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Kurai Bankusu February 2016

Scan Objects for Null Properites

In Java, Is there a way to scan an object for any/all null values, and set them to a default value, no matter their Object class? (Longs, Booleans, Strings, etc).

Syntactically I'd imagine it would be similar to this, or simpler

for(key in obj){
    if(key == null && key.isString()) key.setValue("Undefined"); 
    if(key == null && key.isLong()) key.setValue(000); 
    //so on and so fourth
}

In this case I don't want to simply catch an Exception, as I need the value set to "Undefined" when displayed on a web interface.

Thanks in advance!

Answers


DROY February 2016

Wondering why would you set it to default value and not throw exception. Since the usecase is not clearly understood here, did you try using ConcurrentHashMap? It will not allow your key to be null.


ipsi February 2016

Sort of. Note that Java differentiates between primitives and objects (that is, int and Integer are not the same. If you have, say, int i = 0, then doing i = null will raise an exception. If you have Integer i = 0, then i = null is fine).

It's possible that Java provides what you want in a simple fashion - you can do, e.g.

public class Sample {
    int i = =1;
    String = "value";
    LocalDateTime time = LocalDateTime.now();
}

etc. Depending on where the data is coming from (e.g. is it coming from a database where these fields may be null?), this may be sufficient.

EDIT: Java has defaults for class-level fields. The default for primitive types is 0 (private int i = 0; is the same as private int i;), and for objects it is null (private String s = null; is the same as private String s;).

Otherwise, if you're using a framework (e.g. Spring, JEE, etc), then they may provide a nicer way to set default values on the response you're sending back.

Is there a reason you need to set it to Undefined specifically? JavaScript will treat null values as falsey by default (e.g. var a = null; if (a) {...} else {...} will take the else path), so I'd assume that whatever is displaying the information to the end user would be able to say something along the lines of if (!field) { display("Undefined", fieldName); }.

If there is absolutely no other way to do this, then it can be done, but given the point, above, about primitives and objects being different, if you want to scan a class after construction and change all fields on a class, you're going to have a rather less fun time.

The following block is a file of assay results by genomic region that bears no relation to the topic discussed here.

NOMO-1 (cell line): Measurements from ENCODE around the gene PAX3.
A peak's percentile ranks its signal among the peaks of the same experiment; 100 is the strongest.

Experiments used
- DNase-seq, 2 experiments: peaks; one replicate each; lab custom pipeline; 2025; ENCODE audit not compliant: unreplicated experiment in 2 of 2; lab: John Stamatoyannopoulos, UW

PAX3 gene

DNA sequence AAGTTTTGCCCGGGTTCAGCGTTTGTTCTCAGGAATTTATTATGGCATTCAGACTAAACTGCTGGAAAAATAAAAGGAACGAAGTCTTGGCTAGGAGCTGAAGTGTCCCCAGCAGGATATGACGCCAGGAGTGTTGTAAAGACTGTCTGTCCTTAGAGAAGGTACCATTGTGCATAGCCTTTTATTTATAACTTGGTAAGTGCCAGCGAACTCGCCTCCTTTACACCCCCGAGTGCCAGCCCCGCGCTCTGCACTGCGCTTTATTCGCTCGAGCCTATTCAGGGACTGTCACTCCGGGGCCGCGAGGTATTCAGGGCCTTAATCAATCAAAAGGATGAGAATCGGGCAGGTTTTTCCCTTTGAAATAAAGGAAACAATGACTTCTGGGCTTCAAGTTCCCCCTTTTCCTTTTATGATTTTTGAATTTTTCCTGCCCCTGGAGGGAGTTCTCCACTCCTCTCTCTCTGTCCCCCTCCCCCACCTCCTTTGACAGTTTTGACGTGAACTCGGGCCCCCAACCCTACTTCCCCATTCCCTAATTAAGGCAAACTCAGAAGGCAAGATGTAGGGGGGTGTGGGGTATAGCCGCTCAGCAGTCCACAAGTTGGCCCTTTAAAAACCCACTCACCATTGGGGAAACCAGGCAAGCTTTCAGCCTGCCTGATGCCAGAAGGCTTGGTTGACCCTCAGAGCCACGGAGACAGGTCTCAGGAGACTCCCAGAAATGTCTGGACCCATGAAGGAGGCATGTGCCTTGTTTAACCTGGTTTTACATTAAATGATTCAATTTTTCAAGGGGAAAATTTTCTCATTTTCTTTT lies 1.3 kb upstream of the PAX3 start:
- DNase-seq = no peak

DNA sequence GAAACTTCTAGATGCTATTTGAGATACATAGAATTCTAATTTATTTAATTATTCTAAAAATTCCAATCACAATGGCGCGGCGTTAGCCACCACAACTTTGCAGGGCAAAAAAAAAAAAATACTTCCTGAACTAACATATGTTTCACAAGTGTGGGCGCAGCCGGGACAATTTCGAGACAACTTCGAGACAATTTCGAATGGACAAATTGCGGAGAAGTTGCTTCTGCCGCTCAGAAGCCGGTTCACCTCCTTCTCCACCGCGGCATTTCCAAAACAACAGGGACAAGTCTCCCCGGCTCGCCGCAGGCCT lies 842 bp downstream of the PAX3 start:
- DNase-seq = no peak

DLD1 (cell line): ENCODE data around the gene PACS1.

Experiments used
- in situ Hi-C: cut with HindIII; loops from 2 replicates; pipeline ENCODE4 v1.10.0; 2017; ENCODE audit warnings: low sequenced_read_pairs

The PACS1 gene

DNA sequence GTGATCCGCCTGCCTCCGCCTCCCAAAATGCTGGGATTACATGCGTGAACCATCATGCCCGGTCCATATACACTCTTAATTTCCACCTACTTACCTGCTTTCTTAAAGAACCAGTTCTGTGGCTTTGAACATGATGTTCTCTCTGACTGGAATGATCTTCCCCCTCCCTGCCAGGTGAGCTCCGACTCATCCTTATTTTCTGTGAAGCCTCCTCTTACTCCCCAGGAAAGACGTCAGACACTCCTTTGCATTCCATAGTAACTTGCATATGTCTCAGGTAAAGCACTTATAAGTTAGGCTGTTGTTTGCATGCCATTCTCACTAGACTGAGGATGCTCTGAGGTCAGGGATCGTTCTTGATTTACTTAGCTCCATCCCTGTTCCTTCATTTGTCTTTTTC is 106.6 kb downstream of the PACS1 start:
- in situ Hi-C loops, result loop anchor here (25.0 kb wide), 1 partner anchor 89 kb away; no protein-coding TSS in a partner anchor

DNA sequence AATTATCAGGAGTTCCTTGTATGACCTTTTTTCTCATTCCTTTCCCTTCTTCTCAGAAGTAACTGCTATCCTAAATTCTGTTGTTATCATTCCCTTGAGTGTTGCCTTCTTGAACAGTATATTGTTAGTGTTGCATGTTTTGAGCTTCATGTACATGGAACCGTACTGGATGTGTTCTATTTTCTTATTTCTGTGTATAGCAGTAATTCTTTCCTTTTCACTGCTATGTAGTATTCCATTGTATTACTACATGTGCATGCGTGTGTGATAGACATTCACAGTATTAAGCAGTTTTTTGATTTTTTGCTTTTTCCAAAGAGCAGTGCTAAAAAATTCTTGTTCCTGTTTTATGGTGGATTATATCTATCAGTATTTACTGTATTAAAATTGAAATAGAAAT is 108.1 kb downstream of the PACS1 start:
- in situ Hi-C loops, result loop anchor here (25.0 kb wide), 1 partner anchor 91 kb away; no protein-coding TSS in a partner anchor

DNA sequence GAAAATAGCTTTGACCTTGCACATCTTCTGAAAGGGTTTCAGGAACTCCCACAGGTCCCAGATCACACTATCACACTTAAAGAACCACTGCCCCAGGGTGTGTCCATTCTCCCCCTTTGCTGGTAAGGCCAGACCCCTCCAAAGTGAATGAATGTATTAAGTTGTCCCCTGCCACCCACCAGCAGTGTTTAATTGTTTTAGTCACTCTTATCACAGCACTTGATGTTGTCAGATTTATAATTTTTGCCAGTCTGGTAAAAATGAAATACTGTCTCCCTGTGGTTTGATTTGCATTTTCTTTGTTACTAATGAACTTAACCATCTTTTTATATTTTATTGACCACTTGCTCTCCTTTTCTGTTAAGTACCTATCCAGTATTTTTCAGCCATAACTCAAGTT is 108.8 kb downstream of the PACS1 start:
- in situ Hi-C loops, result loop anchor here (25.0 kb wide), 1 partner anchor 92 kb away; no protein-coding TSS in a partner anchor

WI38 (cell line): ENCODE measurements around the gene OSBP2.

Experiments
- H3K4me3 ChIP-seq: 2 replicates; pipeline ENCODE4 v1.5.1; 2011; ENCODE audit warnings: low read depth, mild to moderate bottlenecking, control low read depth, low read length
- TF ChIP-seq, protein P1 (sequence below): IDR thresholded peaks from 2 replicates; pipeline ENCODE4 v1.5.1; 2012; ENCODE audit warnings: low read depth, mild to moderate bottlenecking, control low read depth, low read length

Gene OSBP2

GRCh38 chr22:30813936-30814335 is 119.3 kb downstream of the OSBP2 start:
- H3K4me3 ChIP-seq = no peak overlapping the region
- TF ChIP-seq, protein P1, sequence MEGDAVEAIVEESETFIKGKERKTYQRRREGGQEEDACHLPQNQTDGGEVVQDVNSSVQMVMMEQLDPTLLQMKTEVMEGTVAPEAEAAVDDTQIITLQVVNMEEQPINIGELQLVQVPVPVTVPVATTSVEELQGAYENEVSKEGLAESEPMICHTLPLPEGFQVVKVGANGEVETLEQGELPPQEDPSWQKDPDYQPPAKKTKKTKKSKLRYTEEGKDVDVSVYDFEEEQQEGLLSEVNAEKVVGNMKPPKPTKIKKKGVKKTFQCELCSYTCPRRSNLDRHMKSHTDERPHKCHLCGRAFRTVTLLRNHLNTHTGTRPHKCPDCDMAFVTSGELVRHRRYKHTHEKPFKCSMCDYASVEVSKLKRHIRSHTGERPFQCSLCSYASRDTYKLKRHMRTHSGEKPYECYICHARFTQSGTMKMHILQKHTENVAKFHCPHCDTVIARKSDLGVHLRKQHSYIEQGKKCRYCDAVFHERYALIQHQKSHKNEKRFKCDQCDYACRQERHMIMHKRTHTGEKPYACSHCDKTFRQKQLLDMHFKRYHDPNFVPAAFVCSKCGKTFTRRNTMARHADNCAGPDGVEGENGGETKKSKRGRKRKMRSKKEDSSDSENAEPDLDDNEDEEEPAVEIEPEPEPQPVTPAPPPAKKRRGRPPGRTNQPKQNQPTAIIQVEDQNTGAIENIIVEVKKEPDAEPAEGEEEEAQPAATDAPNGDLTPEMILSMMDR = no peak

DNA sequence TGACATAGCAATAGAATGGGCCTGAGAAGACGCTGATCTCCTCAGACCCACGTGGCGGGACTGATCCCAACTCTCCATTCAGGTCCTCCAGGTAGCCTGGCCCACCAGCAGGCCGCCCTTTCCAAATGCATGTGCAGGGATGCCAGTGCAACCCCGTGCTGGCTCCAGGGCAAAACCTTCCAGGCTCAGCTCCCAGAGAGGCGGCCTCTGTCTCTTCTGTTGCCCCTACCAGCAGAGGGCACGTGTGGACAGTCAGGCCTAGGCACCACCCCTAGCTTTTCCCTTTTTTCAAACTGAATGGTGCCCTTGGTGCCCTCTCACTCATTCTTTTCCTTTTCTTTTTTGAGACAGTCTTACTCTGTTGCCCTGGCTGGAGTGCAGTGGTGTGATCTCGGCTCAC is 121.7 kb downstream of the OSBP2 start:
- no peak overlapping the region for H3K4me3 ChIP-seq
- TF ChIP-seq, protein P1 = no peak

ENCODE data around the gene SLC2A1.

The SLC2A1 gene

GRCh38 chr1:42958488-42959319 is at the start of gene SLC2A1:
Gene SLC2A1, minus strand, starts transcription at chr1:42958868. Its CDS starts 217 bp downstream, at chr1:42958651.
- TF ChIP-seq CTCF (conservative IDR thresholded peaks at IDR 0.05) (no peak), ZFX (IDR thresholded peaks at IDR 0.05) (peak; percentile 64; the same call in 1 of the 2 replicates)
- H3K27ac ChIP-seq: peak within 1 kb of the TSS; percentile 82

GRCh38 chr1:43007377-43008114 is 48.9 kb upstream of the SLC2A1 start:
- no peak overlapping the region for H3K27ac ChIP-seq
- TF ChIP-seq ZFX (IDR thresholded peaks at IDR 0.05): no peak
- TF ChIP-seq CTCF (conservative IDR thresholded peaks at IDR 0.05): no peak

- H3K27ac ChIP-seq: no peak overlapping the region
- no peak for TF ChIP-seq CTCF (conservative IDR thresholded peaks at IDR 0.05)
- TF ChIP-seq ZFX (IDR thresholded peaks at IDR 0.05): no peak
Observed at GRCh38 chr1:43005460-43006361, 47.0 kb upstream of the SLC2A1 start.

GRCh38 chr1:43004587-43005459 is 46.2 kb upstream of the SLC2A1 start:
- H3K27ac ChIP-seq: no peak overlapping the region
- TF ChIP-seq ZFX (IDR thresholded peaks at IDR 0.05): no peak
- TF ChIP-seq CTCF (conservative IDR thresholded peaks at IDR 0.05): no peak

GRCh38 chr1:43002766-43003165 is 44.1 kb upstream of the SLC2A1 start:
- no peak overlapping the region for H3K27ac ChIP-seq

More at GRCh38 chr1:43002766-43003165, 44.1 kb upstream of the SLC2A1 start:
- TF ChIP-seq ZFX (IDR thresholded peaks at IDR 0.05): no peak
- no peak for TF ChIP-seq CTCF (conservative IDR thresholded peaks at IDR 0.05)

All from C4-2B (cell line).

The following code will fetch every field declare


user3896470 February 2016

I think you want to do something like this example, if so then Java reflection can help you in achieving your goal.

import java.lang.reflect.Field;

public class Testing {
Integer x;//Will be null by default
Integer y;//Will be null by default
Integer z=1;
public static void main(String[] args) {
    try {
        Testing testing = new Testing();
        Field[] fs = testing.getClass().getDeclaredFields();
        for (Field field : fs) {
            field.setAccessible(true);
            if (field.get(testing) == null && field.getName().equals("y")) {
                field.set(testing, 2);
            }
        }
        System.out.println(testing.x);//Prints null
        System.out.println(testing.y);//Prints 2
    }catch(Exception e){
        e.printStackTrace();
    }

  }
}


emad omara February 2016

You can make user of reflection like the following :

  import java.lang.reflect.Field;
 import java.util.ArrayList;
 import java.util.Collection;
 import java.util.Collections;
 import java.util.Date;
 import java.util.List;
 import java.util.Scanner;

 public class Main {
public static void main(String[] args) throws IllegalArgumentException,  IllegalAccessException, InstantiationException {
 User user=new User("Islam",null);

Field[] fields = user.getClass().getDeclaredFields();
for(Field f : fields){
 f.setAccessible(true);
 if(f.get(user)==null){
     Object val=null;
     if(Number.class.isAssignableFrom(f.getType())){
         val=0;
     }else if(Boolean.class.isAssignableFrom(f.getType())){
         val=false;
     }//complete with other types
     f.set(user, val);

 }
}
System.out.println("user name : "+user.getName());
System.out.println("user age : "+user.getAge());

}

}

class User{
private String name;
private Integer age;
User(){

}
User(String name,Integer age){
    this.name=name;
    this.age=age;
}
public String getName() {
    return name;
}
public void setName(String name) {
    this.name = name;
}
public Integer getAge() {
    return age;
}
public void setAge(Integer age) {
    this.age = age;
}


}

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Asked in February 2016
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